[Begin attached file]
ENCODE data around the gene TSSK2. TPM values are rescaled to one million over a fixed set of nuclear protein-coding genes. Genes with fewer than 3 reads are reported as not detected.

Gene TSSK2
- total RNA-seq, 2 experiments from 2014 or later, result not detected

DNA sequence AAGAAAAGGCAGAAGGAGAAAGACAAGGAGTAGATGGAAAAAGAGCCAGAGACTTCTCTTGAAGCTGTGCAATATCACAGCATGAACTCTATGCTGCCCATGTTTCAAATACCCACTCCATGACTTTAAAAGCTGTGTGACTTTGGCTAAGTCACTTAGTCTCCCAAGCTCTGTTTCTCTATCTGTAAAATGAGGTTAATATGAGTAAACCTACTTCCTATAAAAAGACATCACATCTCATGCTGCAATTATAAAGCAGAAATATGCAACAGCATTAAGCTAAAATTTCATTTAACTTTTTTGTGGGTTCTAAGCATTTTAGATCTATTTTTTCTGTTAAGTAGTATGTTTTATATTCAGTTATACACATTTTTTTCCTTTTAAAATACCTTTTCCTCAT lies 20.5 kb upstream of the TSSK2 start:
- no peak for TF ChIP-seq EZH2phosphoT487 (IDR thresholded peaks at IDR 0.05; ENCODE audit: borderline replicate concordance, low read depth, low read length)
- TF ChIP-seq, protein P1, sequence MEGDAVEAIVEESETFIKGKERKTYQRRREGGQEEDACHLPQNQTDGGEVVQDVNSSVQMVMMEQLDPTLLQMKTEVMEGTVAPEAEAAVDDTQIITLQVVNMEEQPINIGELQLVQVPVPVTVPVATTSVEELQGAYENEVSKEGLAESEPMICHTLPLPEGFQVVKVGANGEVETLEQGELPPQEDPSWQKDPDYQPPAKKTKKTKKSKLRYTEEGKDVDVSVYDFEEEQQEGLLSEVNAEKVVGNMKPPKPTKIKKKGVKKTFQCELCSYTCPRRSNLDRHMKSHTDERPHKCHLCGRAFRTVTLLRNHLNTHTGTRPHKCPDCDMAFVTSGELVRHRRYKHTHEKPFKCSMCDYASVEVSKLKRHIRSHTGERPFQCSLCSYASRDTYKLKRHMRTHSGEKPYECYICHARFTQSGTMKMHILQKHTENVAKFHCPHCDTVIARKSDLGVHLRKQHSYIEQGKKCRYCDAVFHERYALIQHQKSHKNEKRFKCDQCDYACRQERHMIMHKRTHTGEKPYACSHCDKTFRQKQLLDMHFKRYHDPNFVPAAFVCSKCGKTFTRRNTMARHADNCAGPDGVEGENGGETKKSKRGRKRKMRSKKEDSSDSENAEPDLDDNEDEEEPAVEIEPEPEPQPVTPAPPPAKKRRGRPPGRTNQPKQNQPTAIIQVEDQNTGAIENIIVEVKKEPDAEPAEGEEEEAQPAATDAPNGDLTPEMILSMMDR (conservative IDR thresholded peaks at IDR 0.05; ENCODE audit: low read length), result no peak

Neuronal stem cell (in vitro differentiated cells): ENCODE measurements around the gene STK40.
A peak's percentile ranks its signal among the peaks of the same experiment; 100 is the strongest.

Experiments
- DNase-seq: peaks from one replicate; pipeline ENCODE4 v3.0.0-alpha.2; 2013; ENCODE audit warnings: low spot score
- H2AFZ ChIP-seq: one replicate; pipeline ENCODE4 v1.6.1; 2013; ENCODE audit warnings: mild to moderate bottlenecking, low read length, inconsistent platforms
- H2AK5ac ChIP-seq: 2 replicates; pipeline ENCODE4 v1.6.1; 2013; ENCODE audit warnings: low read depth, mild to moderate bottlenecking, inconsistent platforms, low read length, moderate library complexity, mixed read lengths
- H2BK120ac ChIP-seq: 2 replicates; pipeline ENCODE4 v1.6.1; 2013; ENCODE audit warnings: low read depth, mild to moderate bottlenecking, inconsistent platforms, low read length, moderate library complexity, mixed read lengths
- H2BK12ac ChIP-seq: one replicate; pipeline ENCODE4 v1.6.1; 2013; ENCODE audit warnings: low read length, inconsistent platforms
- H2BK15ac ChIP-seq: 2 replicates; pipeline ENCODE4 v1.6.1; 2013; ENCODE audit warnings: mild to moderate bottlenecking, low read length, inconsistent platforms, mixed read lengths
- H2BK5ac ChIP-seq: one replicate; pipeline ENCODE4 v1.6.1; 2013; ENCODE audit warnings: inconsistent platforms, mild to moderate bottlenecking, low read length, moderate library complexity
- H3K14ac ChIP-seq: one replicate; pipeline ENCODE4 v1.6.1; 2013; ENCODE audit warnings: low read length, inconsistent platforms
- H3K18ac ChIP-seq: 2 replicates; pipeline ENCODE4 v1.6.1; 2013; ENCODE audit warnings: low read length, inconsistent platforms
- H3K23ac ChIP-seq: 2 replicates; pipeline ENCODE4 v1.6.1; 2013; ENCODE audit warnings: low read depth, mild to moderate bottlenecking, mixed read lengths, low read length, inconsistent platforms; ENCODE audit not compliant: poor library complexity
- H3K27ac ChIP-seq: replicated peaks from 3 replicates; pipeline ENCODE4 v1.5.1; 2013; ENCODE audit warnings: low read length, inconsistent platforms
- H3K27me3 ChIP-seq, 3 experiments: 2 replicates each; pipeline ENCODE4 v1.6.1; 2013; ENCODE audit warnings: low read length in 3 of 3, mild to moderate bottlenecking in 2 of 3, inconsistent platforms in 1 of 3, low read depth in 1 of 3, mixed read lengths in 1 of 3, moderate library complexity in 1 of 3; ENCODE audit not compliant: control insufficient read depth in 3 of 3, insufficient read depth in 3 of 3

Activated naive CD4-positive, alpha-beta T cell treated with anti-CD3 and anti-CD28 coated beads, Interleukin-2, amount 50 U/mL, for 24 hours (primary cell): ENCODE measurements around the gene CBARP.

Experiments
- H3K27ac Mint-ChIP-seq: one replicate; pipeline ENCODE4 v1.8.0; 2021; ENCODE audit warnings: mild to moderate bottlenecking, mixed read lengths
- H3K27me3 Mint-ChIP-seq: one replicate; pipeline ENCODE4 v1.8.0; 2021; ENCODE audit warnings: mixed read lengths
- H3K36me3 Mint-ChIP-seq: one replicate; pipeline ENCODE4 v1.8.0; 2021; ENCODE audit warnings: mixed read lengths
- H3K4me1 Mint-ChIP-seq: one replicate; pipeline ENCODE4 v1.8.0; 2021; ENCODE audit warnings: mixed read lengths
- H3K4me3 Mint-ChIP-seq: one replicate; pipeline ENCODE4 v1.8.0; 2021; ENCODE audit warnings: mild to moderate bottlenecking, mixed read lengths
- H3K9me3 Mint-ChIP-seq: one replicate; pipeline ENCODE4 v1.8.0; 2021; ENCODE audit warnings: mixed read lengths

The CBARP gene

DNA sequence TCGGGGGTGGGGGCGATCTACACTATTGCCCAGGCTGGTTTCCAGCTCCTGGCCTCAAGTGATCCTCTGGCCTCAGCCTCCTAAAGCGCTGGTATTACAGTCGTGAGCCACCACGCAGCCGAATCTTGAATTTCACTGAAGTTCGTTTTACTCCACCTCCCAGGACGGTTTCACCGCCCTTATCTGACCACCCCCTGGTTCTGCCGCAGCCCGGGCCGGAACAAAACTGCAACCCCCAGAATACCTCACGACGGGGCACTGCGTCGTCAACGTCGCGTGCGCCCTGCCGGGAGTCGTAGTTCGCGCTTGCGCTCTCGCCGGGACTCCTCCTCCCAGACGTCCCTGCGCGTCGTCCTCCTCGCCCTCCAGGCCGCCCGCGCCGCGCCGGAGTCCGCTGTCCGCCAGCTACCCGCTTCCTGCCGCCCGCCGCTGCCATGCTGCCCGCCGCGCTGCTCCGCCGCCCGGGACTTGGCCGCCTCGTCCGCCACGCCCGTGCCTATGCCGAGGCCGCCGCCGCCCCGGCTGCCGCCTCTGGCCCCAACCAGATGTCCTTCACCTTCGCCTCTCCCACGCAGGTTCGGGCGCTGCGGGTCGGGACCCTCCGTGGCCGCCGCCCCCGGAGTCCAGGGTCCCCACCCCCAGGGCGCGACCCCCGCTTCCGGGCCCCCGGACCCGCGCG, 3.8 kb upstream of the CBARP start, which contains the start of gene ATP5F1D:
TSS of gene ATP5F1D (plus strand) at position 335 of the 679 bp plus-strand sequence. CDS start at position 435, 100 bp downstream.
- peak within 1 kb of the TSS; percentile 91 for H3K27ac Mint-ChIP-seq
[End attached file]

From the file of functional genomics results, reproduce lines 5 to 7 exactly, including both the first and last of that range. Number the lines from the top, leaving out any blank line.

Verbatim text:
- no peak for TF ChIP-seq EZH2phosphoT487 (IDR thresholded peaks at IDR 0.05; ENCODE audit: borderline replicate concordance, low read depth, low read length)
- TF ChIP-seq, protein P1, sequence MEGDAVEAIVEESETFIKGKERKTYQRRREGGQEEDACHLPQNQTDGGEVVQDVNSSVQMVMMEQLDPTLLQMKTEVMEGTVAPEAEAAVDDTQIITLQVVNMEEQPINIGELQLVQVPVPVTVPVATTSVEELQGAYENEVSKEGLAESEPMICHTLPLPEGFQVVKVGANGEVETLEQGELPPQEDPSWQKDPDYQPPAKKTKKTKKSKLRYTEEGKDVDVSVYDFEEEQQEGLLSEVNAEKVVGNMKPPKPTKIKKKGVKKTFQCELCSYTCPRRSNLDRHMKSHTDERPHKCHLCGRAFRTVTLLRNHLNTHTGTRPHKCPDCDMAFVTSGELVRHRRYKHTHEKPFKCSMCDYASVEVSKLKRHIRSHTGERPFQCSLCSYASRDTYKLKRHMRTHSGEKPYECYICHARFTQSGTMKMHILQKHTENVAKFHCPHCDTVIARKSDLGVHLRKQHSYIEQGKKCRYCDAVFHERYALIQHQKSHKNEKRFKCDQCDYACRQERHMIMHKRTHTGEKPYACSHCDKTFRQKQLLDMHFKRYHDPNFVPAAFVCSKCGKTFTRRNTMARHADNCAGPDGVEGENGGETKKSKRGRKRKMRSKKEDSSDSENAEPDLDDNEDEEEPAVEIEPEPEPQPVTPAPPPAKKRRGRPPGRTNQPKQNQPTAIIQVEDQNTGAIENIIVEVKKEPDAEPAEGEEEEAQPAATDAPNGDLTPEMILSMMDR (conservative IDR thresholded peaks at IDR 0.05; ENCODE audit: low read length), result no peak

Neuronal stem cell (in vitro differentiated cells): ENCODE measurements around the gene STK40.